For me it was just the pure physicality of those 18 hour days that have taken there toll on my limbs. This year I had my leg veins stripped again which helps to alleviate the aching & circulatory problems that go with it (I had to be back in work for the weekend though, being Valentine’s Day and all!) Pain killers & joint relief are a must in my knife box, the most I can cope with nowadays is a mere 12 hours at the stoves! Anything more and my performance dips and my focus goes as the tiredness is almost crippling. This summer as I was back in a young kitchen I started pushing 15 hours to try and show them I’ve still got it, who am I kidding?

I truly feel that a top kitchen needs young people, it needs energy and enthusiasm. When I work with my young commis chefs they must have passion, dedication and a huge amount of energy. I watch the way they move and respond during a fast paced service. I say to them often if you’re not fast and energetic what have you got for me? They have no knowledge yet, but I can work on that, it’s more important to me that they’ve got energy and stamina. After all the donkey work needs to be done, I was  somebody’s donkey once! Stark reality kicks in for these ‘newbies’, and I’m afraid the lure of friends, nights out and weekends off being few and far between, dawn on a young mind and they’re out the door, gone and another one bites the dust…….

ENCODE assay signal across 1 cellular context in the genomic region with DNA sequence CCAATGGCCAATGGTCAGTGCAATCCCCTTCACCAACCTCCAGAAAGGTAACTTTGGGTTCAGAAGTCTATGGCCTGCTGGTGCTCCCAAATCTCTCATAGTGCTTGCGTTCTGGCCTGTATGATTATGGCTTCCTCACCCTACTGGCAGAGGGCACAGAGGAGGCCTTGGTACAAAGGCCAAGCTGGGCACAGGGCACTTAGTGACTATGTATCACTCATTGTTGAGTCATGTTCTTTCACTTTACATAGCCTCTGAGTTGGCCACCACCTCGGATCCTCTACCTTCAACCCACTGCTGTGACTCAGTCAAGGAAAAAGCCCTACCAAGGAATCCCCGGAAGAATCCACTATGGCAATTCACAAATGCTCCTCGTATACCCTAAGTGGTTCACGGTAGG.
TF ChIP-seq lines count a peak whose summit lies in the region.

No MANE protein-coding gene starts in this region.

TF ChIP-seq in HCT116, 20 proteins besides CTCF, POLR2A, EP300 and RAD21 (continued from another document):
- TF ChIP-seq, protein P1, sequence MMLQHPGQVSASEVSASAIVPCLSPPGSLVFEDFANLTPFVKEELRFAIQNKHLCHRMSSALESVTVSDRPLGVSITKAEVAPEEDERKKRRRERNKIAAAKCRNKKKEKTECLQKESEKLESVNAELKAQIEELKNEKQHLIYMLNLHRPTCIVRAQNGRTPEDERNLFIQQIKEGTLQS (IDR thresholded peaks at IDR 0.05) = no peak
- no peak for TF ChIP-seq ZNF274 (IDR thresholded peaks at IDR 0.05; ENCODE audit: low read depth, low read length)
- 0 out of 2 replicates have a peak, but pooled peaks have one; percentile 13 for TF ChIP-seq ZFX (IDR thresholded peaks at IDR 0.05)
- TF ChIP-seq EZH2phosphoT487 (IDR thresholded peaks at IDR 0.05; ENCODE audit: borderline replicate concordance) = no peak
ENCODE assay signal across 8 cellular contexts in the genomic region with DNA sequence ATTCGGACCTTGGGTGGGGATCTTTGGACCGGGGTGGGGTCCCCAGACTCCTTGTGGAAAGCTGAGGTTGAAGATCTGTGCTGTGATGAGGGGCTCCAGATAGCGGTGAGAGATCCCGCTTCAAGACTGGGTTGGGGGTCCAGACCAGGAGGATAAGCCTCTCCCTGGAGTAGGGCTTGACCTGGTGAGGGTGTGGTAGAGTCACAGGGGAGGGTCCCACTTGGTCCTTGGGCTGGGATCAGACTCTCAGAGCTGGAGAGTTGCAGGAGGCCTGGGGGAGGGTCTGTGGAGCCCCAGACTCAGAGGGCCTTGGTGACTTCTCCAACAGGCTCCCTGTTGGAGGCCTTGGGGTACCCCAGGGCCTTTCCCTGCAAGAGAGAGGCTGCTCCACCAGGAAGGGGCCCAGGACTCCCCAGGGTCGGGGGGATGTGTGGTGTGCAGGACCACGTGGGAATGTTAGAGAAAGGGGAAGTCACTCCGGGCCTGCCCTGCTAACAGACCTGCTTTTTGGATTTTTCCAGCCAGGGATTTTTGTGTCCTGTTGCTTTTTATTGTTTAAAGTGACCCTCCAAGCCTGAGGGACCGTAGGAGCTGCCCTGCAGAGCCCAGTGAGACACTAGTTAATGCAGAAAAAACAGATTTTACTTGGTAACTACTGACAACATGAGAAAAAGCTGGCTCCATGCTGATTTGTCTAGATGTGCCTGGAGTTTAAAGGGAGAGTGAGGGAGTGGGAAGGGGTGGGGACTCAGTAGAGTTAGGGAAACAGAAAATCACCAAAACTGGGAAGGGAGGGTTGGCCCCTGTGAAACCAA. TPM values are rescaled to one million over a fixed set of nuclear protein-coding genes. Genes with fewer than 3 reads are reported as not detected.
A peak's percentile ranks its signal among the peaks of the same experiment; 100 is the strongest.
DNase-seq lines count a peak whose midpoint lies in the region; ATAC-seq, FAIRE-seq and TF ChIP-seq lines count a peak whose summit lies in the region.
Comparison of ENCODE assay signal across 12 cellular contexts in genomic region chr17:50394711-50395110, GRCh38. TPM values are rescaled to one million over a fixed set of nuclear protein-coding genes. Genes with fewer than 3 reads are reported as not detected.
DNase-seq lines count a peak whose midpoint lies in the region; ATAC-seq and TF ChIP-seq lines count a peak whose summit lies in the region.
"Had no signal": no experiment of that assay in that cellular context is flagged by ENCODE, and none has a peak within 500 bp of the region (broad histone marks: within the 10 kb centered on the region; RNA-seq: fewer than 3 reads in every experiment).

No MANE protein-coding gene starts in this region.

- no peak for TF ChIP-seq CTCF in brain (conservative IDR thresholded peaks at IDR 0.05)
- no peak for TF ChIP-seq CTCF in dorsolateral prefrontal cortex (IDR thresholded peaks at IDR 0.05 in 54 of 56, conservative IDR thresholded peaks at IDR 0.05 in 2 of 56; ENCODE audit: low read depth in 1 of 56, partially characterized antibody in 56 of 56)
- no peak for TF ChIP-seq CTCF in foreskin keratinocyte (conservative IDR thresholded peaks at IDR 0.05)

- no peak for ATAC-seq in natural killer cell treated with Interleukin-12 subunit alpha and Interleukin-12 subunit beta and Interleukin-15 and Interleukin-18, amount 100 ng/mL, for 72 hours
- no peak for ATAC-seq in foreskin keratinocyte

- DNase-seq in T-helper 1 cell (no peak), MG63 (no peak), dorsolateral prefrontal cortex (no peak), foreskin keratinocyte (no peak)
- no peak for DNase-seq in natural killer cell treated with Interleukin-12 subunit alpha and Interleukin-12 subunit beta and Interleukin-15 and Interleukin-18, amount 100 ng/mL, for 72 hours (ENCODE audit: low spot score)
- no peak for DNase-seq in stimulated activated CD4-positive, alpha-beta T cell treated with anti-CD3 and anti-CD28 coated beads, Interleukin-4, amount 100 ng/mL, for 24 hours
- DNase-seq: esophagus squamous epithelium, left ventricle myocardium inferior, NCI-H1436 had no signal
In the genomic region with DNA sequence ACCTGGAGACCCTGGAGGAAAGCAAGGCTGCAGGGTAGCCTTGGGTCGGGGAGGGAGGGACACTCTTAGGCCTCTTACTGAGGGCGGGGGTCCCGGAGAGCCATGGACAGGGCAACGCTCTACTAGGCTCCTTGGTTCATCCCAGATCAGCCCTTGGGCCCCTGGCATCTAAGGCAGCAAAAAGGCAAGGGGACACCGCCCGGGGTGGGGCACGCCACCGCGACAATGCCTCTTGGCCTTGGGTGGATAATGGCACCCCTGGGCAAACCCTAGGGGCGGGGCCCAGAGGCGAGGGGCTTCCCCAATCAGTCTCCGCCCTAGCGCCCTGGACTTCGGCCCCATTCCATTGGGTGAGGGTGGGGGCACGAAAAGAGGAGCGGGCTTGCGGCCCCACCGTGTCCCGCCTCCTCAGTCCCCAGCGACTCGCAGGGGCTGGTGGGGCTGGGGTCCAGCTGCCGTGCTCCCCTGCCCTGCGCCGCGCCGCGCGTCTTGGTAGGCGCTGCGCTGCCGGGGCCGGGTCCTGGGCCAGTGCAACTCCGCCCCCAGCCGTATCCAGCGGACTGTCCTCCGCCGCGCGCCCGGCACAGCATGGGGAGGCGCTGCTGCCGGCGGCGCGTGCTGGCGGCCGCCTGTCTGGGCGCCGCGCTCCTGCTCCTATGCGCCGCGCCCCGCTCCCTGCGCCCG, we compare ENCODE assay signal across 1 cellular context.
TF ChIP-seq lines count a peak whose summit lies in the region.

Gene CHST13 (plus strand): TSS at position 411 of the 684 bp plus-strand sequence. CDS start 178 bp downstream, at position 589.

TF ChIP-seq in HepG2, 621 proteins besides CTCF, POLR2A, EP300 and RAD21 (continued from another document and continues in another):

www.thestaffcanteen has recently run an article by top chef Rene Redzepi highlighting the plight of today’s chefs working in the industry and has a good grown up discussion about how things could be improved. Even the BBC had an interesting story on their breakfast show which stimulated a debate on social media.

I predicted the inevitable skills shortage 5 years ago and here in Wales my business Fuller Flavour Consultancy works hard to bring students into the industry by working with local catering colleges to secure placements in the workplace. We also help employers to receive funding to improve pay and conditions for chefs in the workplace.

   

As an industry we have to change, we have to get better. We have to realise that people have to have a work/life balance and address our short comings. Until we do this we can’t even begin to attract new blood into the industry. 

Onwards and upwards. 

Andy